The Effects of Psoriatic Arthritis on the Entire Body

Inflammation affects many different body systems

People with psoriatic arthritis (PsA) usually have symptoms of both psoriasis and arthritis. Psoriasis is an inflammatory skin condition where skin cells build up and form scales and itchy, dry patches and arthritis inflammation in one or more joints, causing pain and stiffness. Arthritis is the swelling and tenderness of one or more joints.

The inflammation associated with PsA impacts more than just the joints and skin. It can also affect many body systems. 

Here is what you need to know about the effects of PsA on the body, including on a person’s joints, muscles, skin, vision, digestive health, and respiratory health.

Elderly woman swollen feet putting on shoes
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Musculoskeletal System

The musculoskeletal system includes both the muscular and skeletal systems. The musculoskeletal system is made up the skeleton, muscles, tendons, ligaments, joints, and connective tissues. Both systems give humans the ability to move and provide support, form, and stability to the body. In people with PsA, the musculoskeletal system can be adversely affected.

PsA is known for causing inflammation of the joints. It can affect one joint or many. Swollen, stiff, and painful joints are classic symptoms of PsA. Inflammation can limit joint range of motion, making it harder to move the joints. It can cause severe neck and back pain, making it harder to bend the spine. PsA can affect the joints of the fingers and toes, causing them to swell up and take on a sausage-like appearance.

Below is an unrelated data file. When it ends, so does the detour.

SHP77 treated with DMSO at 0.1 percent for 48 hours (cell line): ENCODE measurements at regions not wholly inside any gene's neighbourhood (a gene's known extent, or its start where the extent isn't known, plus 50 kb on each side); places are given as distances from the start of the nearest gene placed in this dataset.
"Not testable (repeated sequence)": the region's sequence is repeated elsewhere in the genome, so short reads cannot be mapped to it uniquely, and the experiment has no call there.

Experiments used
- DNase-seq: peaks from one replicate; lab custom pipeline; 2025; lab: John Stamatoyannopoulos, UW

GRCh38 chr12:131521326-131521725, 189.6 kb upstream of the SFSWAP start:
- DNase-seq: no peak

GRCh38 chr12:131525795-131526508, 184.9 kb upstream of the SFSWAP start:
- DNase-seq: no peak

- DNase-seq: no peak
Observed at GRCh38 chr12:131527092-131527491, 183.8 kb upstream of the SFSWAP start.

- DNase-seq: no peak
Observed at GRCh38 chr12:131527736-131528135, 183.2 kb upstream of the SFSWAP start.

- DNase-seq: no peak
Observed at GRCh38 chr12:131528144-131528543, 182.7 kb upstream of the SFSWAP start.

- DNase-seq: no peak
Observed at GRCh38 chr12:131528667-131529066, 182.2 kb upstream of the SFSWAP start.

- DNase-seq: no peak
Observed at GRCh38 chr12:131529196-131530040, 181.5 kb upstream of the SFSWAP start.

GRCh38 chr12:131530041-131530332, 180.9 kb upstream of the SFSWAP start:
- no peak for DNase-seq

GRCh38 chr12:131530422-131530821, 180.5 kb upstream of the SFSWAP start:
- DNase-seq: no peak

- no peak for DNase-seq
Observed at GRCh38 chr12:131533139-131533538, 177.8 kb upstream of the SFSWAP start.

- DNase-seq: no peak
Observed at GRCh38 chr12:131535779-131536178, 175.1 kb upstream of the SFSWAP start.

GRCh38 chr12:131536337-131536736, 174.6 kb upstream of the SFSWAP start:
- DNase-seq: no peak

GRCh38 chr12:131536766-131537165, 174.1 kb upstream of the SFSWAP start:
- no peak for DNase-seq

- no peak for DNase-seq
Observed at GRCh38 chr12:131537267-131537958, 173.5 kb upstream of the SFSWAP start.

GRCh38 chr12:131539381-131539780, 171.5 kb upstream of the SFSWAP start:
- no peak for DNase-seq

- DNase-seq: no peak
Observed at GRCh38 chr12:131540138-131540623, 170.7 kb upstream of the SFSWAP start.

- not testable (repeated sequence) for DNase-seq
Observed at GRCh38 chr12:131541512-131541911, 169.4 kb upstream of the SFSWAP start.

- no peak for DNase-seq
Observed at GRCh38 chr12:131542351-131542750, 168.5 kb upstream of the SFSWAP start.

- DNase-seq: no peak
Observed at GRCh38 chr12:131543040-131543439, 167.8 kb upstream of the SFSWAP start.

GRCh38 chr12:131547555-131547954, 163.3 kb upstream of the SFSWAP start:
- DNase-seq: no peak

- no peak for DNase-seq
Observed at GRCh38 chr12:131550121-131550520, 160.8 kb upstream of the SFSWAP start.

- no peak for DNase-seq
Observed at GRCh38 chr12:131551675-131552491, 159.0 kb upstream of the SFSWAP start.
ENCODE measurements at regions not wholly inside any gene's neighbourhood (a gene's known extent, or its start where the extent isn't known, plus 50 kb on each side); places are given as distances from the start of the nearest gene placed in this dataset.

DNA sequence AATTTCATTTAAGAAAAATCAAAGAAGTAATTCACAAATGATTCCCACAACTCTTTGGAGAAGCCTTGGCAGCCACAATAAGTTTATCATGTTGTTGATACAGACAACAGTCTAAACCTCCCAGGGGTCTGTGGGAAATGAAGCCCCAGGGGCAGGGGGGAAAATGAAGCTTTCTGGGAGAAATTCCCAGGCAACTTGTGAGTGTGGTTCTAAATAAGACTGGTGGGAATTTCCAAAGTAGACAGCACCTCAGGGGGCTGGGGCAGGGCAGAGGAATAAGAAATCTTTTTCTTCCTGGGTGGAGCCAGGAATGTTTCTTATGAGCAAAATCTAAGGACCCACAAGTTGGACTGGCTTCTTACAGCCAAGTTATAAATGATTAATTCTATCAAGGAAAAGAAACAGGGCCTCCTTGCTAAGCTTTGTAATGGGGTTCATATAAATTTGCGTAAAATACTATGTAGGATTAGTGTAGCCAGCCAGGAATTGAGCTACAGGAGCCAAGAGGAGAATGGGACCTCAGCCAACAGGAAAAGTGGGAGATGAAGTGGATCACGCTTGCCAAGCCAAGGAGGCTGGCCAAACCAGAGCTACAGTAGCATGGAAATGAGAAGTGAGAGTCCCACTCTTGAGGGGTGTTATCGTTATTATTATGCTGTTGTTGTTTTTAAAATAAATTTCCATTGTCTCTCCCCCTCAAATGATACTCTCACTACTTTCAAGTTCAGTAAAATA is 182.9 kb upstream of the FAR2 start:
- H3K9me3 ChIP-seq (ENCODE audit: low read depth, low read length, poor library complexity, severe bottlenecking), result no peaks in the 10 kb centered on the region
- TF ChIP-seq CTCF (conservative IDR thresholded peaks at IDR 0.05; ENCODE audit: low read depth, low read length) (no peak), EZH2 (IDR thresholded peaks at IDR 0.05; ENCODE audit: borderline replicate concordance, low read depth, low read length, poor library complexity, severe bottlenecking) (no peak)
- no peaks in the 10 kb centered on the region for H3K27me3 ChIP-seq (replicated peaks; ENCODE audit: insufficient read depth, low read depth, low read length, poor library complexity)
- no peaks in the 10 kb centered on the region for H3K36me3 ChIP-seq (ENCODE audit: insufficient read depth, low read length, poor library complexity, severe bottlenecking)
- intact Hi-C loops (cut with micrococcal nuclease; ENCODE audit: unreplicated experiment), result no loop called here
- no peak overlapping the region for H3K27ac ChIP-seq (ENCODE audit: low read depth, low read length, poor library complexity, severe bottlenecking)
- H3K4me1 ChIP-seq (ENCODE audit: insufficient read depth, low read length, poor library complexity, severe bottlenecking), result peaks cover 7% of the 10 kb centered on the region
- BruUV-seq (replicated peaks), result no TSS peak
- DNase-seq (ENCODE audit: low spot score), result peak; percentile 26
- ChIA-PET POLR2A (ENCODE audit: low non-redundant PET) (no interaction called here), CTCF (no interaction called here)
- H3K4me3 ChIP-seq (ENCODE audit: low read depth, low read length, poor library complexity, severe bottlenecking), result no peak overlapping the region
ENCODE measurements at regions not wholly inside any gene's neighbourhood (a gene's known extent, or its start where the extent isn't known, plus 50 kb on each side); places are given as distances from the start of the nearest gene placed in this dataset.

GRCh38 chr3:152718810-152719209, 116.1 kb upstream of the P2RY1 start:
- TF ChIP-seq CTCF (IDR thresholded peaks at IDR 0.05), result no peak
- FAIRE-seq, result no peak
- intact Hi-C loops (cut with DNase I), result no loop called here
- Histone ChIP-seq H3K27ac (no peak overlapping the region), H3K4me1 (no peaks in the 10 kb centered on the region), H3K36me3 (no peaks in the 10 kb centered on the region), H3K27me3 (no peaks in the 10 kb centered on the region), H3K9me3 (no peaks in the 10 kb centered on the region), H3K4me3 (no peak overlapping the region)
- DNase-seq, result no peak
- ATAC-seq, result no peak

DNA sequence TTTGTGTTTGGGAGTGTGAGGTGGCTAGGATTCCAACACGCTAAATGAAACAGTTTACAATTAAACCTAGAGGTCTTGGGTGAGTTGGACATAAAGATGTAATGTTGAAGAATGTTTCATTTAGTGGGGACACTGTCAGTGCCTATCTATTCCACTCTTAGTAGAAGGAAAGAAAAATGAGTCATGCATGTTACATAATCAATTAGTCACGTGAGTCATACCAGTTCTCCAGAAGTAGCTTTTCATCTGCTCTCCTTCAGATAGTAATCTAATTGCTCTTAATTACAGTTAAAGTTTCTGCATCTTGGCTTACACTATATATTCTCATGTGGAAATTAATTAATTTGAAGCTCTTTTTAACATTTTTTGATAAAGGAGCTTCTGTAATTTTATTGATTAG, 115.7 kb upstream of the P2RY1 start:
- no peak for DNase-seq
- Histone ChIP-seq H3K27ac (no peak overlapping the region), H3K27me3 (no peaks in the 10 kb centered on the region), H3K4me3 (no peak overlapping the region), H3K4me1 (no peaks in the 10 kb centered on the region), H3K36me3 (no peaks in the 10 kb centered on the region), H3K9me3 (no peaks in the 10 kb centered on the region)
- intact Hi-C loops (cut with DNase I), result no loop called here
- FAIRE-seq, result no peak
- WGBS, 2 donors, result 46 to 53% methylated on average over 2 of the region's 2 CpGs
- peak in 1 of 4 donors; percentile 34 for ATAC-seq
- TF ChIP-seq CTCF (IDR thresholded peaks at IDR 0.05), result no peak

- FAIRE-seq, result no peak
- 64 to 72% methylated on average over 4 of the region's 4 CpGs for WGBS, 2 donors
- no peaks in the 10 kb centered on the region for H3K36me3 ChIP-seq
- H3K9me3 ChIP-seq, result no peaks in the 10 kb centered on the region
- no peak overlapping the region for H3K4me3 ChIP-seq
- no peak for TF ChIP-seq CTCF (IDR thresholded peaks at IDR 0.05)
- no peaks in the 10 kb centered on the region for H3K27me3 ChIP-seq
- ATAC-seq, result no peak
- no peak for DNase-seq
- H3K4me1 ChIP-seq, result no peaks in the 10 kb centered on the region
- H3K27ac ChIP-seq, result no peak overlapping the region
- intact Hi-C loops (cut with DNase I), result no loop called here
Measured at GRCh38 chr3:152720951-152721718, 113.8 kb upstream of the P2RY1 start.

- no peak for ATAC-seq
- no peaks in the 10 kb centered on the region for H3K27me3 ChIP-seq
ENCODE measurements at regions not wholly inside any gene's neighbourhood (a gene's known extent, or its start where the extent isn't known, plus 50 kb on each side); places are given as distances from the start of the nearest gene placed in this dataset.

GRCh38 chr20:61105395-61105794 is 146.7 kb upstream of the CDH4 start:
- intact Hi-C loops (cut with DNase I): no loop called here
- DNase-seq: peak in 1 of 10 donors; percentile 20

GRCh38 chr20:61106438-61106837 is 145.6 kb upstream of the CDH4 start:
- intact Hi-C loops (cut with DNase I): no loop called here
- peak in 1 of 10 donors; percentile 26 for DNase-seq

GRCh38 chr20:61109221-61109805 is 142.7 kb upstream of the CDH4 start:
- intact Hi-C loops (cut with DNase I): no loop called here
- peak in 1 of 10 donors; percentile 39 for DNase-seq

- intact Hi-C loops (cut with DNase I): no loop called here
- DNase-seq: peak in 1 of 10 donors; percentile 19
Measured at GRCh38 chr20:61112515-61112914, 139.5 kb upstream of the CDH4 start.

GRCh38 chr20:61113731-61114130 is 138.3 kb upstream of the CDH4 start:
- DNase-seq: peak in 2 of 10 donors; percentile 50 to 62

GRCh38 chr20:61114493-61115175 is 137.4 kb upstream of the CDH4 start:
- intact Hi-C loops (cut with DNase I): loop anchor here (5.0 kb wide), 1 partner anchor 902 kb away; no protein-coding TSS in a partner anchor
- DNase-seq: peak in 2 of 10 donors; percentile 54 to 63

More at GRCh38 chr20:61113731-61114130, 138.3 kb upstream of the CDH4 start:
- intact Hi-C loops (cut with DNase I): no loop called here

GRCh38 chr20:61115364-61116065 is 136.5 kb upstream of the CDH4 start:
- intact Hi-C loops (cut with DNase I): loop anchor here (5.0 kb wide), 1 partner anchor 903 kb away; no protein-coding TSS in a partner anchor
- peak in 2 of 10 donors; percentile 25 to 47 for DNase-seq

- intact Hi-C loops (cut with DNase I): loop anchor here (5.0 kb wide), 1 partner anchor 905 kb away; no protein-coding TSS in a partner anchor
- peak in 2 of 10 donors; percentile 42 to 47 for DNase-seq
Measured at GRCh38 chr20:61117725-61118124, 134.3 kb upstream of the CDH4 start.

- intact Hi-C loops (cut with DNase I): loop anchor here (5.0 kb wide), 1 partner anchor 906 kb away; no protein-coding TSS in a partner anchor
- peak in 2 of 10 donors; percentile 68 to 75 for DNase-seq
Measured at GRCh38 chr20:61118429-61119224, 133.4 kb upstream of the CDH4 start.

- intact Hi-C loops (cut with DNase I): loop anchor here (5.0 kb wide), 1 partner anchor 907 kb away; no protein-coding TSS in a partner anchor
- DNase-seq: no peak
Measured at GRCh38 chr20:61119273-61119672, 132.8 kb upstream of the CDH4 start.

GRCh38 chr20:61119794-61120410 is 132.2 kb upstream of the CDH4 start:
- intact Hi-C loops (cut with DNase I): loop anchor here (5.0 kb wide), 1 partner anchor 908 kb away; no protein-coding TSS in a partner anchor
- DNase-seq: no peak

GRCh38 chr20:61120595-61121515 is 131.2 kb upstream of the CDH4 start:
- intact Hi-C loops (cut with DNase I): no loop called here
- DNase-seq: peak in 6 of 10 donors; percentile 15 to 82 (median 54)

Tendon and ligament pain may also be seen in psoriatic arthritis. That means you may experience pain and swelling in the heels, soles of the feet, and around the elbows.

PsA can cause arthritis mutilans, a condition occurring in 5% of the people with PsA. Arthritis mutilans is a severe form of arthritis that can destroy the joints of the hands and feet, causing permanent disability and disfigurement. Fortunately, medications, including biologics, can help to prevent arthritis mutilans.

Chronic inflammation associated with PsA can damage the cartilage that covers the ends of bones. As PsA progresses, damaged cartilage will cause bones to rub against each other. In addition to damaging joints, chronic inflammation can cause cartilage damage to ligaments, tendons, and muscles, which leads to insufficient joint support and joint and muscle weakness.

Skin, Hair, and Nails

Most people with PsA also have psoriasis, and one in four people with psoriasis also have PsA. Psoriasis causes red, rough skin patches with silvery scales. These patches can appear anywhere on the body, but usually show up around elbows, knees, hands, and feet. Additional symptoms of psoriasis include tenderness and itching. The skin around the joints may appear cracked and blisters may form.